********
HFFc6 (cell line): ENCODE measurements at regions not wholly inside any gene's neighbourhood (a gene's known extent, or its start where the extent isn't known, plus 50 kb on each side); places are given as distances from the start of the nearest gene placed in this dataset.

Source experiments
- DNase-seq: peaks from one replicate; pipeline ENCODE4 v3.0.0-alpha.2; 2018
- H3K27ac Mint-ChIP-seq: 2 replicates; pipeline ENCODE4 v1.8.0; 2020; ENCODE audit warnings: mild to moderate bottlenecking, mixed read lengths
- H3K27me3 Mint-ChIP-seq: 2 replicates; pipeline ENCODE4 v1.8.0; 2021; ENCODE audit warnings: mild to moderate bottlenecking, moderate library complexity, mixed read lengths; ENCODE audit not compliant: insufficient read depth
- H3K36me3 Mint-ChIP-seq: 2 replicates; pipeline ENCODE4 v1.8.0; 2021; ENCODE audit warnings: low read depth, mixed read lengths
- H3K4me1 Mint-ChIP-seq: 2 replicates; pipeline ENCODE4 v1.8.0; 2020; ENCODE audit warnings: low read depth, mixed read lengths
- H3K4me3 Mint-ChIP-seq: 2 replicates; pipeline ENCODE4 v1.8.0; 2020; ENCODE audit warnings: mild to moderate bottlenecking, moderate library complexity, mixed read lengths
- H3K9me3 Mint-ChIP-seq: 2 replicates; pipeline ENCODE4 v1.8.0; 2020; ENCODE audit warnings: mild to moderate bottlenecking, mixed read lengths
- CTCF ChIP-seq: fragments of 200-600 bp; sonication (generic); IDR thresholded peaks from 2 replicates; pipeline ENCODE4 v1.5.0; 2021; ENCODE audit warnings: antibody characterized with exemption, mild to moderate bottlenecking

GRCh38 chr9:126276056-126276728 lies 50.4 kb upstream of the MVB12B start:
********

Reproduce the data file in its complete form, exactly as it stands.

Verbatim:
HFFc6 (cell line): ENCODE measurements at regions not wholly inside any gene's neighbourhood (a gene's known extent, or its start where the extent isn't known, plus 50 kb on each side); places are given as distances from the start of the nearest gene placed in this dataset.

Source experiments
- DNase-seq: peaks from one replicate; pipeline ENCODE4 v3.0.0-alpha.2; 2018
- H3K27ac Mint-ChIP-seq: 2 replicates; pipeline ENCODE4 v1.8.0; 2020; ENCODE audit warnings: mild to moderate bottlenecking, mixed read lengths
- H3K27me3 Mint-ChIP-seq: 2 replicates; pipeline ENCODE4 v1.8.0; 2021; ENCODE audit warnings: mild to moderate bottlenecking, moderate library complexity, mixed read lengths; ENCODE audit not compliant: insufficient read depth
- H3K36me3 Mint-ChIP-seq: 2 replicates; pipeline ENCODE4 v1.8.0; 2021; ENCODE audit warnings: low read depth, mixed read lengths
- H3K4me1 Mint-ChIP-seq: 2 replicates; pipeline ENCODE4 v1.8.0; 2020; ENCODE audit warnings: low read depth, mixed read lengths
- H3K4me3 Mint-ChIP-seq: 2 replicates; pipeline ENCODE4 v1.8.0; 2020; ENCODE audit warnings: mild to moderate bottlenecking, moderate library complexity, mixed read lengths
- H3K9me3 Mint-ChIP-seq: 2 replicates; pipeline ENCODE4 v1.8.0; 2020; ENCODE audit warnings: mild to moderate bottlenecking, mixed read lengths
- CTCF ChIP-seq: fragments of 200-600 bp; sonication (generic); IDR thresholded peaks from 2 replicates; pipeline ENCODE4 v1.5.0; 2021; ENCODE audit warnings: antibody characterized with exemption, mild to moderate bottlenecking

GRCh38 chr9:126276056-126276728 lies 50.4 kb upstream of the MVB12B start: